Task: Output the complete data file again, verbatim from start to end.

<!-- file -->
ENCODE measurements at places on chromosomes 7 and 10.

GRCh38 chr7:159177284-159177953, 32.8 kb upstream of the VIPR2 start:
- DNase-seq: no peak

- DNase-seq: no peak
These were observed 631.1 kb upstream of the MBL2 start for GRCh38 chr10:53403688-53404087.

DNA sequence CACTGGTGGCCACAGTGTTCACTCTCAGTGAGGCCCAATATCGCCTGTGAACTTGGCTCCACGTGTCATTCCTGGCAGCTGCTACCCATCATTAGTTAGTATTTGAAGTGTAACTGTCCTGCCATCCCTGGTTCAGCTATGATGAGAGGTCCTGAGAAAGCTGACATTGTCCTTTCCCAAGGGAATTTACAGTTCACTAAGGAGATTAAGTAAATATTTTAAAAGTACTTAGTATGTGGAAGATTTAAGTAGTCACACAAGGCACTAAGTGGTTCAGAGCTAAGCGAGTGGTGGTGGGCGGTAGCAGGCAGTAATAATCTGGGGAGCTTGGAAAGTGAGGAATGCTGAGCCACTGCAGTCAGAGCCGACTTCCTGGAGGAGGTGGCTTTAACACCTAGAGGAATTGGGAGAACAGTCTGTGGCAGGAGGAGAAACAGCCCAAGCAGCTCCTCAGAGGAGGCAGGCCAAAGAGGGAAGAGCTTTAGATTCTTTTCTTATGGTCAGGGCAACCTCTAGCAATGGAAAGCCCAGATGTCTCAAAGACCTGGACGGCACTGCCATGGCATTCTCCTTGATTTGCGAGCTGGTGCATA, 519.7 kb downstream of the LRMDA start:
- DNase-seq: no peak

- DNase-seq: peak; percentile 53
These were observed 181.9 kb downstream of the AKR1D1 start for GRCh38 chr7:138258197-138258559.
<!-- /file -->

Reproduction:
ENCODE measurements at places on chromosomes 7 and 10.

GRCh38 chr7:159177284-159177953, 32.8 kb upstream of the VIPR2 start:
- DNase-seq: no peak

- DNase-seq: no peak
These were observed 631.1 kb upstream of the MBL2 start for GRCh38 chr10:53403688-53404087.

DNA sequence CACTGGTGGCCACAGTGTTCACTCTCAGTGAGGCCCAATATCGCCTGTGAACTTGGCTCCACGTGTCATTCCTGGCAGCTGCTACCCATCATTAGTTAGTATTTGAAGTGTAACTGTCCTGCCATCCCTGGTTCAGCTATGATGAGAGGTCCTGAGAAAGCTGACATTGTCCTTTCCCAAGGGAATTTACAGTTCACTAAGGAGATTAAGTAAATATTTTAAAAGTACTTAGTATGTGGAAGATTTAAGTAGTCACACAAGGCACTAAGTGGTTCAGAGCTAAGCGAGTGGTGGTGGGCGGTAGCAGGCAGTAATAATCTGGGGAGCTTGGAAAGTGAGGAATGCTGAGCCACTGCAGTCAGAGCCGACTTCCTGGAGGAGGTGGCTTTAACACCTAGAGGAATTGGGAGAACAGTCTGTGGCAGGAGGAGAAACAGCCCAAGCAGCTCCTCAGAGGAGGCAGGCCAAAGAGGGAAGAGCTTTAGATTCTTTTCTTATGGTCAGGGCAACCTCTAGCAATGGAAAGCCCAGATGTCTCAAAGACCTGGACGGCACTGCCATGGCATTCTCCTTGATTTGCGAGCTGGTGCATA, 519.7 kb downstream of the LRMDA start:
- DNase-seq: no peak

- DNase-seq: peak; percentile 53
These were observed 181.9 kb downstream of the AKR1D1 start for GRCh38 chr7:138258197-138258559.